Author Topic: Water Profile for a Schwarzbier?  (Read 2101 times)

Offline el_capitan

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Water Profile for a Schwarzbier?
« on: August 06, 2015, 02:55:54 AM »
I'm preparing to brew the "Doing it in the Dark" Schwarzbier recipe from BCS. I'm using Bru'nWater for water adjustments and starting from RO.  I'm using the "brown malty" profile but skewing the numbers toward the "brown balanced" profile, shooting for somewhere in between.  My problem is that I'm having a hard time raising the pH to an acceptable level.  I can get the pH to 5.3 by adding plenty of chalk and baking soda, but the problem then is that my sodium level is way up at 44.4.  I do plan to dissolve the chalk under CO2 gas ahead of time.

So, first question - is that sodium level too high, or should I just go with it?

Otherwise, should I leave the dark grains out of the main mash, and just use them to cap the mash before the sparge?  I guess I'd be losing some gravity points by doing it that way. 

This recipe calls for chocolate malt, Carafa II, and roasted barley.  I'm kind of at a loss here, but thankfully the brewday is about a week out and I have a whole community of pros at my fingertips here.  Help a brother out!  Thanks.

Offline el_capitan

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Re: Water Profile for a Schwarzbier?
« Reply #1 on: August 06, 2015, 05:37:44 AM »
Ok, I take it all back.  I forgot to select the appropriate grain type on the mash acidification tab, so everything was set as base malt.  Once I got that fixed, things quickly became easier. 

Never mind! 

Offline mabrungard

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Re: Water Profile for a Schwarzbier?
« Reply #2 on: August 06, 2015, 01:53:24 PM »
I'm assuming you are using the free version of Bru'n Water? It does not have the calculation that tells you that the sodium addition in the final wort is actually much lower since you add baking soda only to the mashing water and its diluted in the final wort. If you were using the supporter's version and that was the final wort concentration, 44 ppm sodium is actually not that bad and even desirable in darker styles.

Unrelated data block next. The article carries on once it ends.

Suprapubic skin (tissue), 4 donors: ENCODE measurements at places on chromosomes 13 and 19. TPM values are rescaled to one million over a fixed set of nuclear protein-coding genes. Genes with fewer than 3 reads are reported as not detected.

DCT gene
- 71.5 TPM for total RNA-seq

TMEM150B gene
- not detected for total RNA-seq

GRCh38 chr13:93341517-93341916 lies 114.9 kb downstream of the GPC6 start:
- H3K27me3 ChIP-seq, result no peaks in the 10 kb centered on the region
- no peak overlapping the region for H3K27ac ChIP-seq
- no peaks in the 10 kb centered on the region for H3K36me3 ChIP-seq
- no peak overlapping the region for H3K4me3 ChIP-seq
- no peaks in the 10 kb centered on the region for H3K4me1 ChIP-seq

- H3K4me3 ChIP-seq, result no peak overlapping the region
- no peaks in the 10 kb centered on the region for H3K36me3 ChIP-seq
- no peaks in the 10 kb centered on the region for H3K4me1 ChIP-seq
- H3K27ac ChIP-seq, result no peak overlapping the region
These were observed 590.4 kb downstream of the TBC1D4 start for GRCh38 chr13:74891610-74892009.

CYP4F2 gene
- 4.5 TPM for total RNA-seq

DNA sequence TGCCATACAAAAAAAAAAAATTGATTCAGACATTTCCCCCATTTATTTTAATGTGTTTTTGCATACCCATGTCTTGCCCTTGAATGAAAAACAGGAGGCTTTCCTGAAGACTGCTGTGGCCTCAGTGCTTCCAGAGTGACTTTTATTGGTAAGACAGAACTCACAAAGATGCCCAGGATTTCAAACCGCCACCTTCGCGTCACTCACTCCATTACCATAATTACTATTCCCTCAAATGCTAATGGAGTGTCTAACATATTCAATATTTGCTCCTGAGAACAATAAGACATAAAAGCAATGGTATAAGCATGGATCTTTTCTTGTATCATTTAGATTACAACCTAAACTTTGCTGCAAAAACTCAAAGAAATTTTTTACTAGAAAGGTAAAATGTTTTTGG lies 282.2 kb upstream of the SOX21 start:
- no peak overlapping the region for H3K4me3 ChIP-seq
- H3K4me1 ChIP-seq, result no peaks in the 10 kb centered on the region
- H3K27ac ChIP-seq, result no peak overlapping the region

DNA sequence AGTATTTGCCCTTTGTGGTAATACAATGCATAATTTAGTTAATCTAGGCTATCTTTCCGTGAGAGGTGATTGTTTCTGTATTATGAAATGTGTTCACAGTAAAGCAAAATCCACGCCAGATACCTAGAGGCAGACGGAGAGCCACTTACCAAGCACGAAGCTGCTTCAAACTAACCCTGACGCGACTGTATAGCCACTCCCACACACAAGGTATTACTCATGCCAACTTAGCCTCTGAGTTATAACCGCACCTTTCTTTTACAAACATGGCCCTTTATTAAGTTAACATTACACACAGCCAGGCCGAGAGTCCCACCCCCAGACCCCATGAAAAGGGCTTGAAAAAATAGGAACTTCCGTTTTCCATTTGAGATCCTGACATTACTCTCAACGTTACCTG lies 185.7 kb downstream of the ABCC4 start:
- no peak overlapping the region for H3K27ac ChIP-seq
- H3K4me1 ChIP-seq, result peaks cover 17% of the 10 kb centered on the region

Glad you found the incorrect setting, but I do want you to know that having somewhat elevated sodium is OK when adding baking soda for increasing pH.
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Offline beersk

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Re: Water Profile for a Schwarzbier?
« Reply #3 on: August 06, 2015, 02:46:09 PM »
I'm surprised Martin didn't mention it, but don't bother with the chalk. Just use the baking soda.

If you're using RO water, then adding dark malts at the end of the mash is not a bad idea if you don't want to bother with having to raise the pH. I'd suggest a pH in the 5.4 or 5.5 range for a smoother roast character.

It's probably easier just adding baking soda to the mash water instead of making sure to acidify the mash enough without the roast malts, then adding them back in.
I always wonder how it affects the pH post mash into the boil kettle by adding roasted malts at the end of the mash vs just mashing with them in and making sure the pH is in the proper range. Anyone have any thoughts on that?
die Schönheit der bier...

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Offline el_capitan

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Re: Water Profile for a Schwarzbier?
« Reply #4 on: August 06, 2015, 05:22:43 PM »
Thanks for the feedback, Martin!  Sounds to me like the supporter's version is well worth it.  I know I've gotten a ton of help from the free version, and it's been instrumental in advancing my knowledge of water chemistry.  Consider me your newest supporter. 

Offline wobdee

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Re: Water Profile for a Schwarzbier?